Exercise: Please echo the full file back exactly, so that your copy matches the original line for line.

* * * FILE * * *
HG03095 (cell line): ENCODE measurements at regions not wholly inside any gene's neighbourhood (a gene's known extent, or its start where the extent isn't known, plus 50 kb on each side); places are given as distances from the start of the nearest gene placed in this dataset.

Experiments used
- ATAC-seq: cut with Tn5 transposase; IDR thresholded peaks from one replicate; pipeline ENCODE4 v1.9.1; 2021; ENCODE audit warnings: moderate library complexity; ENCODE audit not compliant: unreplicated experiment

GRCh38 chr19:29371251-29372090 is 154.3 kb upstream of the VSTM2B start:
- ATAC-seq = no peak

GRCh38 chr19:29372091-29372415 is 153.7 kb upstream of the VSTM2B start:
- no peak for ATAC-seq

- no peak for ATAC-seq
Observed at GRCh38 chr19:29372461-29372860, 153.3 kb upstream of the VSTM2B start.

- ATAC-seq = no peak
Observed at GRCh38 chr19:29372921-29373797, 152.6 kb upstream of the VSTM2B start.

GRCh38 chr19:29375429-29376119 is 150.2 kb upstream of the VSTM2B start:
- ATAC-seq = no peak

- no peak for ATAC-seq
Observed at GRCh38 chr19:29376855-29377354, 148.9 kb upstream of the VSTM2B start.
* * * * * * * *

HG03095 (cell line): ENCODE measurements at regions not wholly inside any gene's neighbourhood (a gene's known extent, or its start where the extent isn't known, plus 50 kb on each side); places are given as distances from the start of the nearest gene placed in this dataset.

Experiments used
- ATAC-seq: cut with Tn5 transposase; IDR thresholded peaks from one replicate; pipeline ENCODE4 v1.9.1; 2021; ENCODE audit warnings: moderate library complexity; ENCODE audit not compliant: unreplicated experiment

GRCh38 chr19:29371251-29372090 is 154.3 kb upstream of the VSTM2B start:
- ATAC-seq = no peak

GRCh38 chr19:29372091-29372415 is 153.7 kb upstream of the VSTM2B start:
- no peak for ATAC-seq

- no peak for ATAC-seq
Observed at GRCh38 chr19:29372461-29372860, 153.3 kb upstream of the VSTM2B start.

- ATAC-seq = no peak
Observed at GRCh38 chr19:29372921-29373797, 152.6 kb upstream of the VSTM2B start.

GRCh38 chr19:29375429-29376119 is 150.2 kb upstream of the VSTM2B start:
- ATAC-seq = no peak

- no peak for ATAC-seq
Observed at GRCh38 chr19:29376855-29377354, 148.9 kb upstream of the VSTM2B start.